“Excel: Great hammer, lousy screwdriver’”
When evaluating BI tools, many of our customers are hit by marketing messages about the limitations and woes of Excel. One white paper we were pointed to is Tableau’s ‘Excel: Great hammer, lousy screwdriver’. It contains 5 key points concerning Excel limitations for BI which we’ll take a look at over the next few weeks, along with a few others which we hear frequently.
“Don’t throw the baby out with the bathwater”
We fully appreciate that Excel isn’t perfect for all needs, but XLCubed chooses to address the weaknesses and embrace the very significant strengths, rather than throwing everything away.
XLCubed helps users get most value and benefit from Microsoft’s Analysis Services platform by taking the best of Excel, and extending that with an optimised query and reporting environment which lets them do more, and do it more quickly. Excel becomes a very flexible presentation layer, and Analysis Services removes the scalability and data integrity issues.
Let’s take a look at some of the key Excel objections raised, with #2 to follow next week:
#1) Limited data volumes
“Excel only handles 1 million rows – that’s not nearly enough for my business”
The advent of Big data makes everyone think of huge data volumes. In reality if you’re looking at core Financial reporting a million rows may well be more than enough but that’s not the point: for sales and operational reporting over several years a million rows won’t come close. Big Data is partly around volumes, but also concerns the data structure. These days the challenge of big data isn’t the ability to store it, it’s the ability to do something useful with it. And doing something useful with it isn’t creating reports which run to a million rows.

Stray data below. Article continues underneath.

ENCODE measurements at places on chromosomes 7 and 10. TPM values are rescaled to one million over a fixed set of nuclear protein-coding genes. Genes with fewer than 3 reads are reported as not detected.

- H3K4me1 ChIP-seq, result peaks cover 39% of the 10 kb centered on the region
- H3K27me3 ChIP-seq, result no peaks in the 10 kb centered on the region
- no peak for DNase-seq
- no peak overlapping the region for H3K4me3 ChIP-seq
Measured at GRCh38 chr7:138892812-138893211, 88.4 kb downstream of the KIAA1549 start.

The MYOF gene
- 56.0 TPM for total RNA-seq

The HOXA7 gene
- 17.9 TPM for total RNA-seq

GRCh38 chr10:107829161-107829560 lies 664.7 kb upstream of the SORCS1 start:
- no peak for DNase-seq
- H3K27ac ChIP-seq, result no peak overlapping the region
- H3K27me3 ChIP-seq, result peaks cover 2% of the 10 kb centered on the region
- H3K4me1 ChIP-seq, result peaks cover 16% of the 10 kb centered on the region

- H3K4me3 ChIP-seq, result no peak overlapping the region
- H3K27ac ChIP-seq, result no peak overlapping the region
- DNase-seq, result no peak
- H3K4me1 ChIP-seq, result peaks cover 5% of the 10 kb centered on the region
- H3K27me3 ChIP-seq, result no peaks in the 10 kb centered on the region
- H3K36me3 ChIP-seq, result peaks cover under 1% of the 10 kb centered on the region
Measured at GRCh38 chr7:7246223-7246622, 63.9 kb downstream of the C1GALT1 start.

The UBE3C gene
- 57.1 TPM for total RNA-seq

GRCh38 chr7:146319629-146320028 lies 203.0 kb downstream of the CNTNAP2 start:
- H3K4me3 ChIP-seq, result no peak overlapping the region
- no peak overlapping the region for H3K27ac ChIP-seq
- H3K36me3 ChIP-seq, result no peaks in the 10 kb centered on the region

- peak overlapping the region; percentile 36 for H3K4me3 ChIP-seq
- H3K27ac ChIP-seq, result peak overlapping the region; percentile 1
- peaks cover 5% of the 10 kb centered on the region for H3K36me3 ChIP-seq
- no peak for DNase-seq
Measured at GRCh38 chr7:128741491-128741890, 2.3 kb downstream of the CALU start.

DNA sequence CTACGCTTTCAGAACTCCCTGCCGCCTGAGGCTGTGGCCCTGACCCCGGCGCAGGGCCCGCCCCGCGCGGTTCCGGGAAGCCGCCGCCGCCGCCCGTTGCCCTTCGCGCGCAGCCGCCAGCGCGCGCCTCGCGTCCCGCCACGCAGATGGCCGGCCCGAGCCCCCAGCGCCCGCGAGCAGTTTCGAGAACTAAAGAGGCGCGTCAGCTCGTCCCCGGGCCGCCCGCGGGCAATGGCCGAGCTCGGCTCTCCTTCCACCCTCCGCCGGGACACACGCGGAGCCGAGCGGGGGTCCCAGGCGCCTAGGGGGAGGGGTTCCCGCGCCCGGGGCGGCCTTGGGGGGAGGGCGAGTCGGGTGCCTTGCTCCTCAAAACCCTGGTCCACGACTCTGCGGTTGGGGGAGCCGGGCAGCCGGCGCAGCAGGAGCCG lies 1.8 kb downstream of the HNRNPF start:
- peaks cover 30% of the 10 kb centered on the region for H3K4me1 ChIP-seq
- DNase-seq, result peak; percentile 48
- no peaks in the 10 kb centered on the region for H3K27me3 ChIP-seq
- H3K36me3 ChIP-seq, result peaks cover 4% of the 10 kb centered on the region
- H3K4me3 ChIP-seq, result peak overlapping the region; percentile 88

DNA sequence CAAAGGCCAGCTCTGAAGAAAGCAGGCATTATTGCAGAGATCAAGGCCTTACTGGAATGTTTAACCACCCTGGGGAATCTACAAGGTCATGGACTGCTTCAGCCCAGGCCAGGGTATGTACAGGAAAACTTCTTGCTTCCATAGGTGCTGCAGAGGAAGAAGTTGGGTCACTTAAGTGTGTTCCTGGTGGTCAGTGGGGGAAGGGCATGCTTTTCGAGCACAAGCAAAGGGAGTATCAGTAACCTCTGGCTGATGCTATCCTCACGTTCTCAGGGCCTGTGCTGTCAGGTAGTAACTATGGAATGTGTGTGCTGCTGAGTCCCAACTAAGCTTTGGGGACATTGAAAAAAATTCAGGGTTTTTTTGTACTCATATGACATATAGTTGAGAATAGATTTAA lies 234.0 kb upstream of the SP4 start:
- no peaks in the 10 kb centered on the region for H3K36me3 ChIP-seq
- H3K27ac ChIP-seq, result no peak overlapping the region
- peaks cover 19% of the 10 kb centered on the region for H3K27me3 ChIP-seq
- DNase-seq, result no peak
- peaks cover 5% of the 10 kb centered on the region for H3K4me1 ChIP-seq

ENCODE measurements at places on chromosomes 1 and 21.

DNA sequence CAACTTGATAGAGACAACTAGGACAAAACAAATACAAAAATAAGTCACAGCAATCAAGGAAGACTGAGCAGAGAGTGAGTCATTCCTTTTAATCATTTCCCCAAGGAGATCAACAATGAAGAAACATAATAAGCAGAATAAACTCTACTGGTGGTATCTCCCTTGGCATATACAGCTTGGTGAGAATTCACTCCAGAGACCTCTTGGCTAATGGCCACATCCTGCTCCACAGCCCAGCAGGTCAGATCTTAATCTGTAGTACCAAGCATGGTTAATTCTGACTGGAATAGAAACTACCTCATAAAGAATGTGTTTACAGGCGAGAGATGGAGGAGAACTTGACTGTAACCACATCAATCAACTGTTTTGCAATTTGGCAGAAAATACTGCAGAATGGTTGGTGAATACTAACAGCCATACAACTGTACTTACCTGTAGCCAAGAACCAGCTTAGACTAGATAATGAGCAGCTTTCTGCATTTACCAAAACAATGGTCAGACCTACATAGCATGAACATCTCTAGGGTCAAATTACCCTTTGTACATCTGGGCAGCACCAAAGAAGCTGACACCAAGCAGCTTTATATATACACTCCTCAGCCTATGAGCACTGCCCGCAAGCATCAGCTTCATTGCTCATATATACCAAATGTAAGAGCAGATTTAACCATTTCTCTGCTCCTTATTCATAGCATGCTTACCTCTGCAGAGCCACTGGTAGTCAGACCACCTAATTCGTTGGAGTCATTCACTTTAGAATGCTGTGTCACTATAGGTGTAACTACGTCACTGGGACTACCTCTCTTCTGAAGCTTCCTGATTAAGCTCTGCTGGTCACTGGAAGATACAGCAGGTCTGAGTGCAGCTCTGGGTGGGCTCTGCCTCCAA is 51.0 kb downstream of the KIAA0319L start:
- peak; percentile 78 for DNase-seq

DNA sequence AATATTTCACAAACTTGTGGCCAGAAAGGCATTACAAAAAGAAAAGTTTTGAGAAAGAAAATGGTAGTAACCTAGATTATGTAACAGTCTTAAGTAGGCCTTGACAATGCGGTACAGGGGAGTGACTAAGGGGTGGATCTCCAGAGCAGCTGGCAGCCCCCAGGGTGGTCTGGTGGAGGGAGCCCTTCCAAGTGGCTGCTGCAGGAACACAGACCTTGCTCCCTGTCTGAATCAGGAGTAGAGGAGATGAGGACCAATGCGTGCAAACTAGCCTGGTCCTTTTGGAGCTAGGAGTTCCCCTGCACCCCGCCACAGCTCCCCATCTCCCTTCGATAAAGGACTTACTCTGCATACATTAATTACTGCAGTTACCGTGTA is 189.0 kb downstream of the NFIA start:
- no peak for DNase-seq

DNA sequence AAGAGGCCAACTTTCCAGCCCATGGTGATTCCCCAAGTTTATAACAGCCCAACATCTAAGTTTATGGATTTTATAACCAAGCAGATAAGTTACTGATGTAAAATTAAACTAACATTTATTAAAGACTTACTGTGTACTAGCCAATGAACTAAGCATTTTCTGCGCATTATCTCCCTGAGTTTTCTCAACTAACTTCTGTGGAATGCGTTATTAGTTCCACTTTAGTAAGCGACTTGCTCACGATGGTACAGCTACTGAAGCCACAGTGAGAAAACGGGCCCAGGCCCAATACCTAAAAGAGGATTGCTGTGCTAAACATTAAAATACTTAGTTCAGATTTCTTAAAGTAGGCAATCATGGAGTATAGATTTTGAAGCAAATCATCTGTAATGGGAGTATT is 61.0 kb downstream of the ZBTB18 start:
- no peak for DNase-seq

We see Excel as a presentation layer, not as a database. While Power Pivot muddies that argument a little, very few people see Power Pivot models as a central repository for Corporate data. XLCubed is a client front end tool for SQL Server Analysis Services (which laughs at 1 million rows). 1 million new rows per day over several years is starting to ramp up the volume, but the technology is designed to scale, and to scale on significantly less expensive hardware than in-memory technologies (of which Analysis Services 2012 of course now has its own player with xVelocity).
So while Excel and hence XLCubed can only display 1 million rows at a time, the underlying cubes can run to billions of rows. XLCubed gives the user flexible and fast filtering and ranking capabilities, simple ways to leverage the cube hierarchies, and effective data visualisation techniques to let you work with these large volumes of data.
Aside from that, if someone wants a report (a report!) which is a million rows long, our first question is always ‘and can you show me how you use that report?’. If you print it you’ll get around 25,000 pages of deforestation. By comparison Tolstoy’s War and Peace is around 1,400 pages in most print editions… We believe there is a lot to be said for a combination of top-down reporting, and ranking and filtering to make that type of data volume useful rather than burdensome.
So in summary, when you’re using XLCubed and the Microsoft BI stack, more than a million rows of data is really not a limitation (though if you put a million rows in the report you’re creating your own limitation in terms of its usefulness).